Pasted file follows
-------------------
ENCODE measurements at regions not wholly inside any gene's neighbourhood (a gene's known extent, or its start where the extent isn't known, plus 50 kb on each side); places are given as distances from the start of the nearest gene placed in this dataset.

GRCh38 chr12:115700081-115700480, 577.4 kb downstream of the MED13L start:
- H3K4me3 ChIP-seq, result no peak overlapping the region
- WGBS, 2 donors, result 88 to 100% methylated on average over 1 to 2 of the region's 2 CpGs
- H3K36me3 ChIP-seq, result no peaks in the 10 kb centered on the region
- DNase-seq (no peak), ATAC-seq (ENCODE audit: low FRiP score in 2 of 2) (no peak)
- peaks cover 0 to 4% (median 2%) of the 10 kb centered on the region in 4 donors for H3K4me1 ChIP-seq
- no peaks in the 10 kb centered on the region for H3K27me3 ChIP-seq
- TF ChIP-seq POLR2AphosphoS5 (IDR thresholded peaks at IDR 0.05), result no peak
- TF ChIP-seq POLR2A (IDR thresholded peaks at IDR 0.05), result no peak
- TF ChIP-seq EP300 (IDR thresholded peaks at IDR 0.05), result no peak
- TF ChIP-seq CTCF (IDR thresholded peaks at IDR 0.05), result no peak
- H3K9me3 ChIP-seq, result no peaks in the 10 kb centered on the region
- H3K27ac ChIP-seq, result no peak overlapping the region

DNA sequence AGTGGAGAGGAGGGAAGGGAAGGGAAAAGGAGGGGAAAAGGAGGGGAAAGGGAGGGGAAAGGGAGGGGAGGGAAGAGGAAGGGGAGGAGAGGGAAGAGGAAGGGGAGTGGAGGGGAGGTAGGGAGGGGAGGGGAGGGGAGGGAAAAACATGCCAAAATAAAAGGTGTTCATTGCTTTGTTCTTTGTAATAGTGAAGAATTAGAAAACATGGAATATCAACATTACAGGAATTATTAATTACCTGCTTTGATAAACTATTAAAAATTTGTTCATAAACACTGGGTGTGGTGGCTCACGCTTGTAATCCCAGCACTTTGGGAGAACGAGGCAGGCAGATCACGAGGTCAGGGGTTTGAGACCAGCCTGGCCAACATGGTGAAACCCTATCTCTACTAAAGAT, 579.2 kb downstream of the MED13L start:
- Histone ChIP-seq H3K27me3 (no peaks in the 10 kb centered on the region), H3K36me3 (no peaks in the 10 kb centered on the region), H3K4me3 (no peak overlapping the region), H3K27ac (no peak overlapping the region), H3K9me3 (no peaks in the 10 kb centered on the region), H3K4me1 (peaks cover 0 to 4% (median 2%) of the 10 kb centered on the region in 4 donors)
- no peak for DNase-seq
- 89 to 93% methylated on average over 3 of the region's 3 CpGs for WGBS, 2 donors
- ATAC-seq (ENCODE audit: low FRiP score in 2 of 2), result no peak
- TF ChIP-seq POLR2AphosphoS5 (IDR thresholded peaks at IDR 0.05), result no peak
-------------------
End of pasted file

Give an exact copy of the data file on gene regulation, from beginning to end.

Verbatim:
ENCODE measurements at regions not wholly inside any gene's neighbourhood (a gene's known extent, or its start where the extent isn't known, plus 50 kb on each side); places are given as distances from the start of the nearest gene placed in this dataset.

GRCh38 chr12:115700081-115700480, 577.4 kb downstream of the MED13L start:
- H3K4me3 ChIP-seq, result no peak overlapping the region
- WGBS, 2 donors, result 88 to 100% methylated on average over 1 to 2 of the region's 2 CpGs
- H3K36me3 ChIP-seq, result no peaks in the 10 kb centered on the region
- DNase-seq (no peak), ATAC-seq (ENCODE audit: low FRiP score in 2 of 2) (no peak)
- peaks cover 0 to 4% (median 2%) of the 10 kb centered on the region in 4 donors for H3K4me1 ChIP-seq
- no peaks in the 10 kb centered on the region for H3K27me3 ChIP-seq
- TF ChIP-seq POLR2AphosphoS5 (IDR thresholded peaks at IDR 0.05), result no peak
- TF ChIP-seq POLR2A (IDR thresholded peaks at IDR 0.05), result no peak
- TF ChIP-seq EP300 (IDR thresholded peaks at IDR 0.05), result no peak
- TF ChIP-seq CTCF (IDR thresholded peaks at IDR 0.05), result no peak
- H3K9me3 ChIP-seq, result no peaks in the 10 kb centered on the region
- H3K27ac ChIP-seq, result no peak overlapping the region

DNA sequence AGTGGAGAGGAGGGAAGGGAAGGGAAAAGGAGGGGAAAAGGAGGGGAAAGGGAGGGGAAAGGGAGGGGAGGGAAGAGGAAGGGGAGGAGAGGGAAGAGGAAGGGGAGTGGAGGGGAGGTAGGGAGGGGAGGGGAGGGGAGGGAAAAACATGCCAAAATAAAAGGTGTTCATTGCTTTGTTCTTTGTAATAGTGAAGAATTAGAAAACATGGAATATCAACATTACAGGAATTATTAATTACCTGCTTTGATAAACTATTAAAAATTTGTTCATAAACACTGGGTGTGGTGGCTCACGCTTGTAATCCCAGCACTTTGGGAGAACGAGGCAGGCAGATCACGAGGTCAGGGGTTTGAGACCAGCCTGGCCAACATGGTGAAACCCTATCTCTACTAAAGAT, 579.2 kb downstream of the MED13L start:
- Histone ChIP-seq H3K27me3 (no peaks in the 10 kb centered on the region), H3K36me3 (no peaks in the 10 kb centered on the region), H3K4me3 (no peak overlapping the region), H3K27ac (no peak overlapping the region), H3K9me3 (no peaks in the 10 kb centered on the region), H3K4me1 (peaks cover 0 to 4% (median 2%) of the 10 kb centered on the region in 4 donors)
- no peak for DNase-seq
- 89 to 93% methylated on average over 3 of the region's 3 CpGs for WGBS, 2 donors
- ATAC-seq (ENCODE audit: low FRiP score in 2 of 2), result no peak
- TF ChIP-seq POLR2AphosphoS5 (IDR thresholded peaks at IDR 0.05), result no peak